The bacterium is chemolithotrophic and is capable of using nitrate as the terminal electron acceptor in the electron transport chain. The organism will oxidize hydrogen sulfide (H2S) into elemental sulfur (S). This is deposited as granules in its periplasm and is highly refractile and opalescent, making the organism look like a pearl.

While the sulfide is available in the surrounding sediment, produced by other bacteria from dead microalgae that sank down to the sea bottom, the nitrate comes from the above seawater. Since the bacterium is sessile, and the concentration of available nitrate fluctuates considerably over time, it stores nitrate at high concentration (up to 0.8 molar[7]) in a large vacuole like an inflated balloon, which is responsible for about 80% of its size.[8] When nitrate concentrations in the environment are low, the bacterium uses the contents of its vacuole for respiration. Thus, the presence of a central vacuole in its cells enables a prolonged survival in sulfidic sediments. The non-motility of Thiomargarita cells is compensated by its large cellular size.[9]

Recent research has also indicated that the bacterium may be facultatively anaerobic rather than obligately anaerobic, and thus capable of respiring with oxygen if it is plentiful.[10]


Gigantism is usually a disadvantage for bacteria.[11] Bacteria obtain their nutrients via simple diffusion process across their cell membrane, as they lack the sophisticated nutrient uptake mechanism found in eukaryotes. A bacterium of large size would imply a lower ratio of cell membrane surface area to cell volume. This would limit the rate of uptake of nutrients to threshold levels.[12] Large bacteria might starve easily unless they have a different backup mechanism. T. namibiensis overcomes this problem by harboring large vacuoles that can be filled up with life-supporting nitrates.[13]


  1. ^ "The largest Bacterium: Scientist discovers new bacterial life form off the African coast", Max Planck Institute for Marine Microbiology, 8 April 1999, archived from the original on 20 January 2010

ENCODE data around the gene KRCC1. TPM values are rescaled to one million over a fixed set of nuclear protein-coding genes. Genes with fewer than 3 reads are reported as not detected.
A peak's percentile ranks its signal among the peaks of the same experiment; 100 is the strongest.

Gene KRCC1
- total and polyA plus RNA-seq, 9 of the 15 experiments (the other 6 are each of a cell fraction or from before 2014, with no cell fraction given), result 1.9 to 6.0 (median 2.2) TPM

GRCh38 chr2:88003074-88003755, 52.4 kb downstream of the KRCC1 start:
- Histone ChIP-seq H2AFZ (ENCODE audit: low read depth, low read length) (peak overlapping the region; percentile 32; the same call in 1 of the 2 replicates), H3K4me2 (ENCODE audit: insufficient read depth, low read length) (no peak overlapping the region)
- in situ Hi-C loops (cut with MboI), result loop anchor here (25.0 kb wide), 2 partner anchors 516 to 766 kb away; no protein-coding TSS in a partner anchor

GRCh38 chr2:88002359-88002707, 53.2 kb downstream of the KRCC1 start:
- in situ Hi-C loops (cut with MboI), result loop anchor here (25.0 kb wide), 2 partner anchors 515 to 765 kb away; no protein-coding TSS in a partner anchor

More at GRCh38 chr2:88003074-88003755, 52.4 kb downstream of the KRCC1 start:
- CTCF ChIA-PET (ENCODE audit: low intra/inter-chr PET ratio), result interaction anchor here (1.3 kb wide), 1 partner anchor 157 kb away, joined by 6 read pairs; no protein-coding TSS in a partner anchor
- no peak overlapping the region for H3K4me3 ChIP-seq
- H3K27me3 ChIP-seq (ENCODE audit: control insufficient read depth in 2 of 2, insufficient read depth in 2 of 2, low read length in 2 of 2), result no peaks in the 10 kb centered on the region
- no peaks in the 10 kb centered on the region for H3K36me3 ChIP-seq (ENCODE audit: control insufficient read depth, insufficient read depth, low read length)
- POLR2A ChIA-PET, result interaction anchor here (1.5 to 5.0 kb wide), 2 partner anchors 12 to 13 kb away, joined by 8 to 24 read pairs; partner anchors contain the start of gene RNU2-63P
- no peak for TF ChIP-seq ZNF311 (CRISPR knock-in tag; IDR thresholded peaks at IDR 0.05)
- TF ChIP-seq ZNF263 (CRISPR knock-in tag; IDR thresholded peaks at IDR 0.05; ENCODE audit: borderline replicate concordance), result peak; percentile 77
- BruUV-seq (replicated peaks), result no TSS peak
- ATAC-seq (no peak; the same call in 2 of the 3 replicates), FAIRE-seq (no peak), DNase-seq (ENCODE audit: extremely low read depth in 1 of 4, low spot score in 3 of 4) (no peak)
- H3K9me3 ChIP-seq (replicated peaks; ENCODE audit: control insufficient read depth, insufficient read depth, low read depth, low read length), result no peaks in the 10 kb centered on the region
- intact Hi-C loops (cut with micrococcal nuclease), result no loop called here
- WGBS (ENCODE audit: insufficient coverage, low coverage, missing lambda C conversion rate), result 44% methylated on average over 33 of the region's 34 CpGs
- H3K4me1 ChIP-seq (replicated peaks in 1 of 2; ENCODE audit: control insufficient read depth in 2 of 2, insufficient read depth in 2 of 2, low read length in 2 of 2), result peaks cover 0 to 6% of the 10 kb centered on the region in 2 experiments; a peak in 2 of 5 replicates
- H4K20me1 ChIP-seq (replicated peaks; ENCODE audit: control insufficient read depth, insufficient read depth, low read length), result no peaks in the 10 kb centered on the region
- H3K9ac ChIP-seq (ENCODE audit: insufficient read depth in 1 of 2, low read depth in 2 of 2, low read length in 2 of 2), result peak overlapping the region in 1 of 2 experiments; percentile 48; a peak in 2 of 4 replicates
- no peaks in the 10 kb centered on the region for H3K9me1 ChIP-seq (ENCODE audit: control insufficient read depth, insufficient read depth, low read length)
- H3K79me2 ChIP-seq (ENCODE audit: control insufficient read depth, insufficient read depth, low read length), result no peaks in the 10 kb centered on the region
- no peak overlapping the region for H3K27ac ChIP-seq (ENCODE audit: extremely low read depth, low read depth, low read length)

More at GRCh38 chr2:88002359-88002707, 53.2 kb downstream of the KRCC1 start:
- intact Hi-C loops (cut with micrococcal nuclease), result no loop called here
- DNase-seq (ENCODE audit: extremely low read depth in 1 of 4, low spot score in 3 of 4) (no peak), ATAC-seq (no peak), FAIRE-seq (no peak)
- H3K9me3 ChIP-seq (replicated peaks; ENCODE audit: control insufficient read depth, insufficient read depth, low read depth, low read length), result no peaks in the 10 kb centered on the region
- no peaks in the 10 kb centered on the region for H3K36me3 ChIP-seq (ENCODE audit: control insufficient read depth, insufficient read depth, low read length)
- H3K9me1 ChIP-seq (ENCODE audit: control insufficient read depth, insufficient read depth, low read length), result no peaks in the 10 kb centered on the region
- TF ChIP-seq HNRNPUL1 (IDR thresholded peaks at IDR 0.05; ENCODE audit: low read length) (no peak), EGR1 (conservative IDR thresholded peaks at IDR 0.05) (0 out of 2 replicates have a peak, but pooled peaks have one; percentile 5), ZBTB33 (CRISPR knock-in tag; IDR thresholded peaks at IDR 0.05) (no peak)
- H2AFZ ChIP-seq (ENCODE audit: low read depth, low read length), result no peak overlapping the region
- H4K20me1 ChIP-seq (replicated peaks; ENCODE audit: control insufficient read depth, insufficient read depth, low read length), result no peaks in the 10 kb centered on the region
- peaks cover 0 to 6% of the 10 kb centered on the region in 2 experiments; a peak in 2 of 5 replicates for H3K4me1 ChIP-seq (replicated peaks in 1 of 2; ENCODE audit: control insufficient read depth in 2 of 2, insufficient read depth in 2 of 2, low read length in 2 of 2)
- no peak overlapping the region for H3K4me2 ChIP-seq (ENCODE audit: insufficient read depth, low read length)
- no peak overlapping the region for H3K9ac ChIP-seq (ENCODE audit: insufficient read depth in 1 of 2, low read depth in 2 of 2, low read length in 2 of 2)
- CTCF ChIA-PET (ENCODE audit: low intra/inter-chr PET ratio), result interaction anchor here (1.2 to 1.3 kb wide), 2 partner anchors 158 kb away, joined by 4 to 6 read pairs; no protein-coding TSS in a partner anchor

2. ^ List of Prokaryotic names with Standing in Nomenclature – Genus Thiomargarita
  3. ^ Amsden, Brandi, Thiomargarita namibiensis, archived from the original on 12 April 2012, retrieved 2 June 2014
  4. ^ Karen M. Kalanetra, Samantha B. Joye, Nicole R. Sunseri, Douglas C. Nelson. Novel vacuolate sulfur bacteria from the Gulf of Mexico reproduce by reductive division in three dimensions. Environmental Microbiology (2005) 7 (9), 1451–1460 doi:10.1111/j.1462-2920.2005.00832.x
  5. ^ Randerson, James (8 June 2002), "Record Breaker", New Scientist
  6. ^ The World's Largest Bacteria, October 2001
  7. ^ Schulz HN, Brinkhoff T, Ferdelman TG, Mariné MH, Teske A, Jorgensen BB (April 1999), "Dense populations of a giant sulfur bacterium in Namibian shelf sediments", Science, 284 (5413): 493–5, Bibcode:1999Sci...284..493S, doi:10.1126/science.284.5413.493, PMID 10205058, S2CID 32571118.
  8. ^ Kalanetra KM, Joye SB, Sunseri NR, Nelson DC (September 2005), "Novel vacuolate sulfur bacteria from the Gulf of Mexico reproduce by reductive division in three dimensions", Environ. Microbiol., 7 (9): 1451–60, doi:10.1111/j.1462-2920.2005.00832.x, PMID 16104867.
  9. ^ The genus Thiomargarita. Heide Schulz. The Prokaryotes 2006, part 3, section 3.3, 1156–1163
  10. ^ Schulz HN, de Beer D (November 2002), "Uptake Rates of Oxygen and Sulfide Measured with Individual Thiomargarita namibiensis Cells by Using Microelectrodes", Applied and Environmental Microbiology, 68 (11): 5746–9, CiteSeerX, doi:10.1128/AEM.68.11.5746-5749.2002, PMC 129903, PMID 12406774.
  11. ^ Giant bacterium carries thousands of genomes. Nature News, 8 May 2008.
  12. ^ "Extreme polyploidy in a large bacterium". Proc Natl Acad Sci USA 2008, 105:6730–6734.
  13. ^ "The World's Largest Bacteria". Woods Hole Oceanographic Institution. Retrieved 5 January 2016.